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has anyone turned down a massive discount >=50% to private school?? why?

(158 Posts)
tidybooks Thu 25-Oct-12 14:45:41

We have been offerred half price prep school for our sons, (discount is related to my FIL's profession).

Obviously we would still have to pay quite a lot but it is much more affordable with the discount and we could just able manage it.

Wouldn't have considered private before secondary otherwise.

Not sure what to do, feel that perhaps it is too good to turn down, but then it's still a lot of money.

butisthismyname Thu 25-Oct-12 14:46:56

If you can afford it and you feel that it is the right place for you and your son, for goodness sake do it! If you don't , then don't!

tidybooks Thu 25-Oct-12 14:48:43

well it's a lovely school, but not sure how much better than state it is really. main difference is the class sizes and the fact that academic attainment is much higher. Not that much bothered by grades though.

We can afford it but we would notice the money going and it would be a bit of a pinch.

tidybooks Thu 25-Oct-12 14:50:09

what I mean is that I'm not that bothered by grades (am sure the school is!)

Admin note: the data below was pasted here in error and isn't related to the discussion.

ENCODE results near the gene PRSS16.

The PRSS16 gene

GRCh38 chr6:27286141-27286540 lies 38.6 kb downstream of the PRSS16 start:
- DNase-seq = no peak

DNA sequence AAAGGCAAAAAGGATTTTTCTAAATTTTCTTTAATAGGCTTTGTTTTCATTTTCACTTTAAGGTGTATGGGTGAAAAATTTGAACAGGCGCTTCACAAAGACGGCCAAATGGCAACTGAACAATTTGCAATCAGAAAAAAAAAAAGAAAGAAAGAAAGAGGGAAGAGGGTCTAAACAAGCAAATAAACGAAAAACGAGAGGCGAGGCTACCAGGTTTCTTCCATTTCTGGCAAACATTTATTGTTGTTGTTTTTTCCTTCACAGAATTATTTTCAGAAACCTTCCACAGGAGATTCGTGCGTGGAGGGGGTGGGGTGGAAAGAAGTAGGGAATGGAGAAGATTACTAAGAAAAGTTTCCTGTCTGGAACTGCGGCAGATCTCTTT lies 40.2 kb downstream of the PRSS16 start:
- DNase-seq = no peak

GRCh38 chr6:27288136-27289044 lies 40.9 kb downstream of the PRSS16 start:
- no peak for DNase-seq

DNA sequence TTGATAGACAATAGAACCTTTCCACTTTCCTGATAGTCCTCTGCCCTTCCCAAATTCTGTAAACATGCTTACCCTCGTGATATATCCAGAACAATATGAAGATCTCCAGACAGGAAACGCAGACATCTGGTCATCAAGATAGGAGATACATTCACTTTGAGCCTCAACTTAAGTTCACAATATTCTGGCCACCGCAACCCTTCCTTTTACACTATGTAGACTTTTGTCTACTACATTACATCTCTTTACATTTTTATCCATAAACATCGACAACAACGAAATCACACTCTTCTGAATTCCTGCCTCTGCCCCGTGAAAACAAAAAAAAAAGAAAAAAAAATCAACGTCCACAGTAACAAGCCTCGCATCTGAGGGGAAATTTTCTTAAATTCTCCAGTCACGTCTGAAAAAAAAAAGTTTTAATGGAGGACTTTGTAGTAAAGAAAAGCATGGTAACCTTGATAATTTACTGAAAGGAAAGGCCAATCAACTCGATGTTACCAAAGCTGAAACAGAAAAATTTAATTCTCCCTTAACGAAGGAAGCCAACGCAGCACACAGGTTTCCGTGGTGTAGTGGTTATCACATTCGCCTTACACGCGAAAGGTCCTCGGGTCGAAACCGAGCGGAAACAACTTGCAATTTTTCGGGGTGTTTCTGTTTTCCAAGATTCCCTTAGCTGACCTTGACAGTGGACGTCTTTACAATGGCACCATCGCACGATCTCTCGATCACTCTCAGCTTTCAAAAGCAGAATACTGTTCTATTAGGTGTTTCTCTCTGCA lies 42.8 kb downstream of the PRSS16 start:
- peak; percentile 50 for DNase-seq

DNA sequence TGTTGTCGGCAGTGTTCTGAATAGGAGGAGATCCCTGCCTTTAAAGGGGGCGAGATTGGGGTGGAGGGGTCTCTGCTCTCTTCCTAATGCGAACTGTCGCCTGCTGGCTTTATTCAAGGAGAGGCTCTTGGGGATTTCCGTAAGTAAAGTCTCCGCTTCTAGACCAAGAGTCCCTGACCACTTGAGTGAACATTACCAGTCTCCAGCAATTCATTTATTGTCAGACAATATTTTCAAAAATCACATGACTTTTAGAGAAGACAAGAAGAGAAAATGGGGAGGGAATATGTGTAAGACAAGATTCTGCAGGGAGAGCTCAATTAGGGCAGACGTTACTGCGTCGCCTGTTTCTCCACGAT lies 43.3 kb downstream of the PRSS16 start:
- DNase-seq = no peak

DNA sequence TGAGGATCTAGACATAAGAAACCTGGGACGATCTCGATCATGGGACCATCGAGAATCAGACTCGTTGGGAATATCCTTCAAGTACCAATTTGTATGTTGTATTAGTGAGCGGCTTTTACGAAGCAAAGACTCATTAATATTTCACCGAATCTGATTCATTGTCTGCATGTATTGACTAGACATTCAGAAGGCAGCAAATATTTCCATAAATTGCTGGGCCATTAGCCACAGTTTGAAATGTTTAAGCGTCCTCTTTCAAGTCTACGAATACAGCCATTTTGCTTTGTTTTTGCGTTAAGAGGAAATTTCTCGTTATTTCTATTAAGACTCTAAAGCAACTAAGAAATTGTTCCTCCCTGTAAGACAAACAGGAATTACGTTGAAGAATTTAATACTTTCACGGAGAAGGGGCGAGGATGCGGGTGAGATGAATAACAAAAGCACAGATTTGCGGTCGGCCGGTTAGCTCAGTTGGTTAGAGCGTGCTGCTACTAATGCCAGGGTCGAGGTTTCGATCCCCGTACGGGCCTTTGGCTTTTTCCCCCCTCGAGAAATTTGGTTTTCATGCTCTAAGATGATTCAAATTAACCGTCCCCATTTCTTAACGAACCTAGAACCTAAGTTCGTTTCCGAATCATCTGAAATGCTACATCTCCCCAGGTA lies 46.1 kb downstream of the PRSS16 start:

almapudden Thu 25-Oct-12 14:54:56

Oh do it. Even if you go back to state at secondary, your children will have learnt great habits which will stand them in fantastic stead - many prep schools really promote self-directed learning and high aspirations in all fields (not just academic).

As an aside, why aren't you bothered by grades?

TheDeathAndGlories Thu 25-Oct-12 14:56:14

Have you visited the school?
A good prep will offer so much more the just academic grades.

TiAAAAARGHo Thu 25-Oct-12 14:58:27

Go and have a look round the school (and any others you think you might want to use) and then make lists of all their good/bad points. If the private school comes out on top and you can afford it - go for it. If however you prefer the atmosphere/approach/facilities/subject range/staff at a different school - go with that one instead.

Its more important to pick the right school for your child than anything else.

tidybooks Thu 25-Oct-12 15:00:27

Re the grades - I just think that whether you do well in exams at 16/18 and uni depends a lot on personality and schooling from (say) 11 onwards.

As long as they are doing ok aged 7 I don't really care if they are working at the age of a 9 year old or whatever, just that they are making progress and happy at school.
Level 5, 6 or 4 in their SATs at 11 - I'm not really that bothered.